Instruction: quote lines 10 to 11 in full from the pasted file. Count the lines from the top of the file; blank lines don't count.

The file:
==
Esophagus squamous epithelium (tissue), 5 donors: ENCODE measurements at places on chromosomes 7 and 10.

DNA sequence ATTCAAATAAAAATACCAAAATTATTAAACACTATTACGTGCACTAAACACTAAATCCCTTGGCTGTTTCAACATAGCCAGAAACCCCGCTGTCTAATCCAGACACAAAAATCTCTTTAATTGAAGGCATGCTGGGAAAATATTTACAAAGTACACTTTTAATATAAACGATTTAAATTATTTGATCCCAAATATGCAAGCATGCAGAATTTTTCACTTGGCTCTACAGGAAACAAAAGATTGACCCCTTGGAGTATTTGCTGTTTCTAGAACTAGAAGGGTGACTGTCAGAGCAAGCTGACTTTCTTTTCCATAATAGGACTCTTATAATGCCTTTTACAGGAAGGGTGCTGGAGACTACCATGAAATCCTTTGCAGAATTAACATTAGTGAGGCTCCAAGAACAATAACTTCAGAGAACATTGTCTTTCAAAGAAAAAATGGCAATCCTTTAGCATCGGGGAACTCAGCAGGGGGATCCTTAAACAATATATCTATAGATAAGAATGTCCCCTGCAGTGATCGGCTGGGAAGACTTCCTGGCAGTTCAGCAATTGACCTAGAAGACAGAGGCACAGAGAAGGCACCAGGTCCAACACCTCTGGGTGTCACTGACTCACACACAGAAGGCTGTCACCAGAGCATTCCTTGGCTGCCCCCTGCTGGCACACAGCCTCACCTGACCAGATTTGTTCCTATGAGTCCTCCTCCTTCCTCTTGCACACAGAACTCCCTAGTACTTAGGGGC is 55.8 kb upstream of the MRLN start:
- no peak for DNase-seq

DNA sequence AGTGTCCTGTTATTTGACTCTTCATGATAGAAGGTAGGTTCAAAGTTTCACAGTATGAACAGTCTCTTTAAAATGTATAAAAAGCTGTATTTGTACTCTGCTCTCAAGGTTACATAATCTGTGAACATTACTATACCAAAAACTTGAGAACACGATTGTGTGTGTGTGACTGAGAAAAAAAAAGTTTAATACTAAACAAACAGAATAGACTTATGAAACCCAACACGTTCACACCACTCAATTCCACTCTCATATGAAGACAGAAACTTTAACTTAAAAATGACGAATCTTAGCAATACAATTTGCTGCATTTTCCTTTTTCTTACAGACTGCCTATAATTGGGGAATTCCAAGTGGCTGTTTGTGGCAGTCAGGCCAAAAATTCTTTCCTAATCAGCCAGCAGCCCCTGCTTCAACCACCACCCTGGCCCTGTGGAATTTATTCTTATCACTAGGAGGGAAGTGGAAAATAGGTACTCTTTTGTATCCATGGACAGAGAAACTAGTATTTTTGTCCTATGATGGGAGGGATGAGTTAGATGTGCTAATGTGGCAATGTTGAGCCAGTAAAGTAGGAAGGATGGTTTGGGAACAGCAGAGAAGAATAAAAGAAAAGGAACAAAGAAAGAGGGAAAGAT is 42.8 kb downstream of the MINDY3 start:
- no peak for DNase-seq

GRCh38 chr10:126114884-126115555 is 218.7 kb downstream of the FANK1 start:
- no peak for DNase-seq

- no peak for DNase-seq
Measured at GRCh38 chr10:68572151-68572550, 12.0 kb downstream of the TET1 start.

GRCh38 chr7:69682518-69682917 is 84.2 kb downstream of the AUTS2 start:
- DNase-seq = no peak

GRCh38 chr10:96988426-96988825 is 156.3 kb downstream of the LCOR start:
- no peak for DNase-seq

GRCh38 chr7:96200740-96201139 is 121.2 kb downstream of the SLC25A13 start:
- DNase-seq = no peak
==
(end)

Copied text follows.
GRCh38 chr7:69682518-69682917 is 84.2 kb downstream of the AUTS2 start:
- DNase-seq = no peak